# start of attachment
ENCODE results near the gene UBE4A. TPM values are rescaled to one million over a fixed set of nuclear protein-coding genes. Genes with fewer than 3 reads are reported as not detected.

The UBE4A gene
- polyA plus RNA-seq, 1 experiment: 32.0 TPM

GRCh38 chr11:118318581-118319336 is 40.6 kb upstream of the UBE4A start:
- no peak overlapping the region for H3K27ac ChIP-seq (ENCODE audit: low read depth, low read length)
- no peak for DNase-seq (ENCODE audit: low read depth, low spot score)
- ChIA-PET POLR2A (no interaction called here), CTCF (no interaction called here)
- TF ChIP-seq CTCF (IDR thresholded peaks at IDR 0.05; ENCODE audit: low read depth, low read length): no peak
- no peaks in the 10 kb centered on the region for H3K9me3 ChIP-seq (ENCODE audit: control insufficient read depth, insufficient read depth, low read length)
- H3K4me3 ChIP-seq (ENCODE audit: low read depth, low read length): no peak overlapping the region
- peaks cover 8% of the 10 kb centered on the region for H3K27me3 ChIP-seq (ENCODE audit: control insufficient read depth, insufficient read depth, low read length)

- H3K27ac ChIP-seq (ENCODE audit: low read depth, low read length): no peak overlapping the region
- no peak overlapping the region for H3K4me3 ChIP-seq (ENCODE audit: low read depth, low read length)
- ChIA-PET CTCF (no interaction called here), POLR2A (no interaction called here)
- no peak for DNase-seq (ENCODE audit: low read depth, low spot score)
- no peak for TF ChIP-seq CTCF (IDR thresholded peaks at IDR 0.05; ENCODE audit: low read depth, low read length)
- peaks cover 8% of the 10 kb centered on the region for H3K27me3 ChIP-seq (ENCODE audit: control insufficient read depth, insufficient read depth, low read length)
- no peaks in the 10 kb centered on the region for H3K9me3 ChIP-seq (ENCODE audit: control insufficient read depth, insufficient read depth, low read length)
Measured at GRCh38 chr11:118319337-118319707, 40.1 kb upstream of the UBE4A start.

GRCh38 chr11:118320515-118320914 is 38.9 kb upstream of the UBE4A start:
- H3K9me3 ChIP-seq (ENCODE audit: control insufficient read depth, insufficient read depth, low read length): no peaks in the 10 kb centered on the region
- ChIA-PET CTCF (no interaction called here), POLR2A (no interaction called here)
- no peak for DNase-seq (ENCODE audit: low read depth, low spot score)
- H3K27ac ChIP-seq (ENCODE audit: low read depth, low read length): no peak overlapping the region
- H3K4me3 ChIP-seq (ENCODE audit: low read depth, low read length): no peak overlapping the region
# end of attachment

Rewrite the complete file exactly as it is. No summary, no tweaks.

ENCODE results near the gene UBE4A. TPM values are rescaled to one million over a fixed set of nuclear protein-coding genes. Genes with fewer than 3 reads are reported as not detected.

The UBE4A gene
- polyA plus RNA-seq, 1 experiment: 32.0 TPM

GRCh38 chr11:118318581-118319336 is 40.6 kb upstream of the UBE4A start:
- no peak overlapping the region for H3K27ac ChIP-seq (ENCODE audit: low read depth, low read length)
- no peak for DNase-seq (ENCODE audit: low read depth, low spot score)
- ChIA-PET POLR2A (no interaction called here), CTCF (no interaction called here)
- TF ChIP-seq CTCF (IDR thresholded peaks at IDR 0.05; ENCODE audit: low read depth, low read length): no peak
- no peaks in the 10 kb centered on the region for H3K9me3 ChIP-seq (ENCODE audit: control insufficient read depth, insufficient read depth, low read length)
- H3K4me3 ChIP-seq (ENCODE audit: low read depth, low read length): no peak overlapping the region
- peaks cover 8% of the 10 kb centered on the region for H3K27me3 ChIP-seq (ENCODE audit: control insufficient read depth, insufficient read depth, low read length)

- H3K27ac ChIP-seq (ENCODE audit: low read depth, low read length): no peak overlapping the region
- no peak overlapping the region for H3K4me3 ChIP-seq (ENCODE audit: low read depth, low read length)
- ChIA-PET CTCF (no interaction called here), POLR2A (no interaction called here)
- no peak for DNase-seq (ENCODE audit: low read depth, low spot score)
- no peak for TF ChIP-seq CTCF (IDR thresholded peaks at IDR 0.05; ENCODE audit: low read depth, low read length)
- peaks cover 8% of the 10 kb centered on the region for H3K27me3 ChIP-seq (ENCODE audit: control insufficient read depth, insufficient read depth, low read length)
- no peaks in the 10 kb centered on the region for H3K9me3 ChIP-seq (ENCODE audit: control insufficient read depth, insufficient read depth, low read length)
Measured at GRCh38 chr11:118319337-118319707, 40.1 kb upstream of the UBE4A start.

GRCh38 chr11:118320515-118320914 is 38.9 kb upstream of the UBE4A start:
- H3K9me3 ChIP-seq (ENCODE audit: control insufficient read depth, insufficient read depth, low read length): no peaks in the 10 kb centered on the region
- ChIA-PET CTCF (no interaction called here), POLR2A (no interaction called here)
- no peak for DNase-seq (ENCODE audit: low read depth, low spot score)
- H3K27ac ChIP-seq (ENCODE audit: low read depth, low read length): no peak overlapping the region
- H3K4me3 ChIP-seq (ENCODE audit: low read depth, low read length): no peak overlapping the region